7 Key Factors for Scaling Agile in Large Organizations

Agile adoption has grown from a small number of agile teams within an organization to many agile teams, larger teams, and entire organizations themselves, bringing a new set of challenges and complexities. Regardless of the framework, some important factors play a major role in making large-scale agile adoption successful. Here are seven aspects you should consider when scaling agile across an organization.

Agile software development has become a standard for software product development and services. From start-ups to large enterprises, IT companies to government agencies, agile is prominent in almost every industry. Its adoption has grown from being used by a small number of agile teams within an organization to many agile teams, larger teams, and entire organizations themselves, bringing a new set of challenges and complexities. 

According to the VersionOne 12th Annual State of Agile Report, the top three challenges when adopting and scaling agile are an organizational culture at odds with agile values, general organizational resistance to change, and inadequate management support and sponsorship. In spite of these obstacles, 97 percent of survey respondents said their organizations practice agile development. How can we address the challenges?

The need to scale agile has given rise to frameworks that provide guidelines for organizations, including Scaled Agile Framework (SAFe), Scrum of Scrums (SoS), Large Scale Scrum (LeSS), and Disciplined Agile Delivery (DAD). Regardless of the framework, some important factors play a major role in making large-scale agile adoption successful.

Here are seven aspects you should consider when endeavoring to scale agile across a large organization. 

1. Executive leadership support

Executive leadership support and sponsorship is the most fundamental factor in a scaled agile transformation. Successful transformations have leadership that is deeply engaged with organizational change agents, fostering innovation, collaboration, and value creation as new ways of working are implemented. 

Change brings challenges to all levels in the organization, so leaders must be ready to address those challenges and provide strong support to assure that the organization stays focused on an agile mindset and that behavioral changes stick. Scaling agile from the team level to the enterprise level also involves considerable cost and effort and needs an investment in resources to be successful, so management has to be absolutely clear on the outcome envisioned. Among other parameters, customer satisfaction, employee engagement, and frequent delivery of valuable features are the measurable success indicators executive leadership should seek. The progress made, actions taken, and outcomes achieved must be measured, as they will determine how long the support and sponsorship will continue.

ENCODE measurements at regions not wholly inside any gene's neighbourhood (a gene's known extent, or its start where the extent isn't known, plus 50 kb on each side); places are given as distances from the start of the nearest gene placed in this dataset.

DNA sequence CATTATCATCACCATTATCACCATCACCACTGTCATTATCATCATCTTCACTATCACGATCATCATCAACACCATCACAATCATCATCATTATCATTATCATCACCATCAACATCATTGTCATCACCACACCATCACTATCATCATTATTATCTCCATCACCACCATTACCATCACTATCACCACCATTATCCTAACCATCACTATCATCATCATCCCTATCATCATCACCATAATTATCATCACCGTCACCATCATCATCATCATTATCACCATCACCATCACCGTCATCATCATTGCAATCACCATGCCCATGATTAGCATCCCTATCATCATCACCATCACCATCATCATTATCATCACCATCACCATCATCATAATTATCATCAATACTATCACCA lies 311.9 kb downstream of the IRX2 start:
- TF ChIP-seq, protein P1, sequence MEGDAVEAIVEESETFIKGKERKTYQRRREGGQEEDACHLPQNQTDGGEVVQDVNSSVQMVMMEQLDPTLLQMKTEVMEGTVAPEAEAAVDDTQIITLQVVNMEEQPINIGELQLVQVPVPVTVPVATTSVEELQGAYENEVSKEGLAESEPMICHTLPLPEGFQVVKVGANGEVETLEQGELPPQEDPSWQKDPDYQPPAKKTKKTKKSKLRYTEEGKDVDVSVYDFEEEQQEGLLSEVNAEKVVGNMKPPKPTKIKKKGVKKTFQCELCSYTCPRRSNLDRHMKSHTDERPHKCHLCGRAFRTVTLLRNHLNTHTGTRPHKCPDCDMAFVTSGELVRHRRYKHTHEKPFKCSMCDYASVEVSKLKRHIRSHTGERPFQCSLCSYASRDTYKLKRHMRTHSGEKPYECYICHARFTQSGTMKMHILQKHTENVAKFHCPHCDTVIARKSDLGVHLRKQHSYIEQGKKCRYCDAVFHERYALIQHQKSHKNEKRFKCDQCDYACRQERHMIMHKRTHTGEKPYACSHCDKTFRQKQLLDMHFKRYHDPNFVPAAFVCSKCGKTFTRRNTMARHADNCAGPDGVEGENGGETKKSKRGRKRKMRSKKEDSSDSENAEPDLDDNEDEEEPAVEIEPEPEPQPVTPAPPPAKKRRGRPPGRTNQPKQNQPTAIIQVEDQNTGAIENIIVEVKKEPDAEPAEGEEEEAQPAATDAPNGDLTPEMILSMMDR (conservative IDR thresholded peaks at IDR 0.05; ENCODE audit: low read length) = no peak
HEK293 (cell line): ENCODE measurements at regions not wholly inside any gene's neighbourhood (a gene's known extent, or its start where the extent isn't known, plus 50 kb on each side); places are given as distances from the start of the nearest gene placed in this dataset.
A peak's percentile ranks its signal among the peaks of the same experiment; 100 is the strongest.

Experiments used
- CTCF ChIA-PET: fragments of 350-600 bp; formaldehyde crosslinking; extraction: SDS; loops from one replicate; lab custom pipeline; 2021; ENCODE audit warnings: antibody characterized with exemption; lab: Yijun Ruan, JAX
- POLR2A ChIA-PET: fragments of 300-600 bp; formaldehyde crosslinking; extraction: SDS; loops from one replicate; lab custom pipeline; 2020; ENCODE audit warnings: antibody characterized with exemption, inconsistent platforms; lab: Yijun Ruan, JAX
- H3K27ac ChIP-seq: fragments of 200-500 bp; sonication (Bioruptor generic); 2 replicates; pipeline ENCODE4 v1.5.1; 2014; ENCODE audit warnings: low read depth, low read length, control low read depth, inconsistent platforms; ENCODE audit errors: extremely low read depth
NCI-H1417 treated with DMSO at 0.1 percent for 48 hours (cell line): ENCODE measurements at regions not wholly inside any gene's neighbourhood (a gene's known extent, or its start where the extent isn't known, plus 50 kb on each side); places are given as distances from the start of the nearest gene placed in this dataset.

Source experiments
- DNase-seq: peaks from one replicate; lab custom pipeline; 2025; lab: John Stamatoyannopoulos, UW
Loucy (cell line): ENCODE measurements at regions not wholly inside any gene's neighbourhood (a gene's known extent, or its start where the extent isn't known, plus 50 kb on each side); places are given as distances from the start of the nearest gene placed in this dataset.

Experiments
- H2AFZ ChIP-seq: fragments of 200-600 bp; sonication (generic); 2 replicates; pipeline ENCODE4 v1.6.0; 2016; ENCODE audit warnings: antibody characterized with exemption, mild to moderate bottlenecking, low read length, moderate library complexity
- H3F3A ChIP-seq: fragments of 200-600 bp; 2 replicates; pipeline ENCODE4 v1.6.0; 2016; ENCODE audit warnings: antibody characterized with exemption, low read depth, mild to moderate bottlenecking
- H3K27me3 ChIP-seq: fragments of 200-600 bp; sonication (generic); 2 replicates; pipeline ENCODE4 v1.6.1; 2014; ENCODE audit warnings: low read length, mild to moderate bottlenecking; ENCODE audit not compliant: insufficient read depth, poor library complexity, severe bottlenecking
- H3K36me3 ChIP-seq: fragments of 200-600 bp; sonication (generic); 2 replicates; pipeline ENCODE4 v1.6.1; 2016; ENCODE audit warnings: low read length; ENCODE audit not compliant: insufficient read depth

2. Knowledge acquisition

A systematic training and coaching program on agile values and processes is required for an agile adoption to scale. Inadequate knowledge or guidance creates chaos and poor implementation. In absence of the right training and coaching, teams often adopt practices that aren’t agile at all! Without an understanding of what agile is—and is not—organizations that attempt to scale will encounter significant challenges.

To address this risk, provide regular agile training opportunities for teams, engage in external learning events, and spread awareness through internal meetups and conferences. Also be sure to provide ongoing coaching support for teams in the middle of an agile transformation. Changing old habits is more difficult than starting fresh, so plenty of support must be given to those entrenched in the old way of working. Leverage experienced agile coaches who have a deep understanding of agile and how to apply the principles to your unique situation. 

3. Engineering excellence

A strong engineering culture is very important when scaling agile. In general, a lack of solid engineering practices slows down team productivity and results in poor-quality deliverables. Technical debt rises due to the pressure of continuous delivery, and the issue gets compounded as more teams must coordinate their agile efforts. When pressed for time due to additional interactions between teams, teams may skip critical quality assurance activities, and quality suffers.